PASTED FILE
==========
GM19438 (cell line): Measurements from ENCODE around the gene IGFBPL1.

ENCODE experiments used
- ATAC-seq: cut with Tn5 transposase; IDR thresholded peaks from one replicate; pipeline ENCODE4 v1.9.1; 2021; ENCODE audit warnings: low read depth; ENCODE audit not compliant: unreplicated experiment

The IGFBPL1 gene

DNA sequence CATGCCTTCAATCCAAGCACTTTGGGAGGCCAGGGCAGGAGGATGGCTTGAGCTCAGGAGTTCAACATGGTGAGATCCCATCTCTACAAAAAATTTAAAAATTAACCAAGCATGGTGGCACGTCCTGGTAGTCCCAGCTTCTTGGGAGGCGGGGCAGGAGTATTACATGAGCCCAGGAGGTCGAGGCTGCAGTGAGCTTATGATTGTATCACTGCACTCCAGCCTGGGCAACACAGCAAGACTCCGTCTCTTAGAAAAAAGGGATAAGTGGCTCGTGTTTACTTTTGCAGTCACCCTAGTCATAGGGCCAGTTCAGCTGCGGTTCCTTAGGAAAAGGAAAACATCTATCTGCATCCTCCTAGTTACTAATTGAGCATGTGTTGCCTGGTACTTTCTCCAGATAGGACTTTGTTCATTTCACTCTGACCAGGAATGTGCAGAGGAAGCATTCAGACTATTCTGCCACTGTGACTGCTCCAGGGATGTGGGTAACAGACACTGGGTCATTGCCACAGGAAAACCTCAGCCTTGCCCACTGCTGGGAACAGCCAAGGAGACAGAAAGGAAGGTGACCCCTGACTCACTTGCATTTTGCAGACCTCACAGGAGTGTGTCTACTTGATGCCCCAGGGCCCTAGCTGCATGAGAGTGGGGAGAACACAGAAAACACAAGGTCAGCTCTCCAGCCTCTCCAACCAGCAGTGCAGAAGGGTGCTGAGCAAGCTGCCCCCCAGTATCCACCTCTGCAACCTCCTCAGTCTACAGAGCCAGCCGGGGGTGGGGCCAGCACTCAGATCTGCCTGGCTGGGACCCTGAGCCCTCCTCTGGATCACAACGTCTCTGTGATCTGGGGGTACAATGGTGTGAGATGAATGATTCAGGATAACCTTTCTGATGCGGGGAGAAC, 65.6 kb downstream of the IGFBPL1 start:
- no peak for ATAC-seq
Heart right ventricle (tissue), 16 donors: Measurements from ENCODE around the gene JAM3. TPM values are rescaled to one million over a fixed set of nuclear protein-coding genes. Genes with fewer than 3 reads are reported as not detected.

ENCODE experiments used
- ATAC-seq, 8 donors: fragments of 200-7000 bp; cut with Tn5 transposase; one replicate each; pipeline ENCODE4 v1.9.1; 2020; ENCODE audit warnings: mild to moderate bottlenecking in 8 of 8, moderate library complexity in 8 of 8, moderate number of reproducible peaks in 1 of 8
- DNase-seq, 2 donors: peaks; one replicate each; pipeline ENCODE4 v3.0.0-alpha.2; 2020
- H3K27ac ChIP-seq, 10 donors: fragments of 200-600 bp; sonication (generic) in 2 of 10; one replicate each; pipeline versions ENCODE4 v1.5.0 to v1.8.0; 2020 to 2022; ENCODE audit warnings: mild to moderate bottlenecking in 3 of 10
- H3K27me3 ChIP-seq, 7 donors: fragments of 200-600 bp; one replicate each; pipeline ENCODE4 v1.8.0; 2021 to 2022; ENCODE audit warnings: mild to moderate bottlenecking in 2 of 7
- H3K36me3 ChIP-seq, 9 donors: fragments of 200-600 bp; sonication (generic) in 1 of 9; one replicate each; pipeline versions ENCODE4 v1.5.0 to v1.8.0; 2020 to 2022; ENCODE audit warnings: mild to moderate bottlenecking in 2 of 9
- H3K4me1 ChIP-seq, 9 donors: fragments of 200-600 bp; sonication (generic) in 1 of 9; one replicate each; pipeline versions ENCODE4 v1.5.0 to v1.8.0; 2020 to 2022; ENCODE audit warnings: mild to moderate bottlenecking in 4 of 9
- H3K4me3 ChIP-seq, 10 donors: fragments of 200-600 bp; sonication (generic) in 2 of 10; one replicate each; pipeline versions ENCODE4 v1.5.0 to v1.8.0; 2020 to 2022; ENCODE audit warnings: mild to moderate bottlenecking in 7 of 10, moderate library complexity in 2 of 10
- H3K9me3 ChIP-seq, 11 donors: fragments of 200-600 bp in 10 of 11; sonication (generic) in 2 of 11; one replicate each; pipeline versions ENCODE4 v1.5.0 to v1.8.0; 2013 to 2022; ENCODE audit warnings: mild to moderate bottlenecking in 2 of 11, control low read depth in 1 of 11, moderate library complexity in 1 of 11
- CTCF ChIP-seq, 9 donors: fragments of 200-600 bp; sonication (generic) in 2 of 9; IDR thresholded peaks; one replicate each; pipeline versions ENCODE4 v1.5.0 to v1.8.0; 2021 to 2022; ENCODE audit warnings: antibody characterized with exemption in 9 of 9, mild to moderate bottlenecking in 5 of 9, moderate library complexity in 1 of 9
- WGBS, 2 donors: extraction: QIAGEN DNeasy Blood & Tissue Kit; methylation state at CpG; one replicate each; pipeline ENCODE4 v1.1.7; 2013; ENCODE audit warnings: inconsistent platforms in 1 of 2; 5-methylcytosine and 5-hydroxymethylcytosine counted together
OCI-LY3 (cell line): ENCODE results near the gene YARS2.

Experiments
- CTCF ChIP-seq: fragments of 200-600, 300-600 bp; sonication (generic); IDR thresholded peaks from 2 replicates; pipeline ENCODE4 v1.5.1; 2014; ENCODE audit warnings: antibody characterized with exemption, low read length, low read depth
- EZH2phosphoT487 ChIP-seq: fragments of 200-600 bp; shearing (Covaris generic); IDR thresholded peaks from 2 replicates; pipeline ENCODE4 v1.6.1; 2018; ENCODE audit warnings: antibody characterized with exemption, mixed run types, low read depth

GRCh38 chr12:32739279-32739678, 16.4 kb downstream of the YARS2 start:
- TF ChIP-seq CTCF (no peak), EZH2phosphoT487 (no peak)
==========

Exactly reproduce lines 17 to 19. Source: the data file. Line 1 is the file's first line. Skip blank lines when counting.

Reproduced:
- CTCF ChIP-seq, 9 donors: fragments of 200-600 bp; sonication (generic) in 2 of 9; IDR thresholded peaks; one replicate each; pipeline versions ENCODE4 v1.5.0 to v1.8.0; 2021 to 2022; ENCODE audit warnings: antibody characterized with exemption in 9 of 9, mild to moderate bottlenecking in 5 of 9, moderate library complexity in 1 of 9
- WGBS, 2 donors: extraction: QIAGEN DNeasy Blood & Tissue Kit; methylation state at CpG; one replicate each; pipeline ENCODE4 v1.1.7; 2013; ENCODE audit warnings: inconsistent platforms in 1 of 2; 5-methylcytosine and 5-hydroxymethylcytosine counted together
OCI-LY3 (cell line): ENCODE results near the gene YARS2.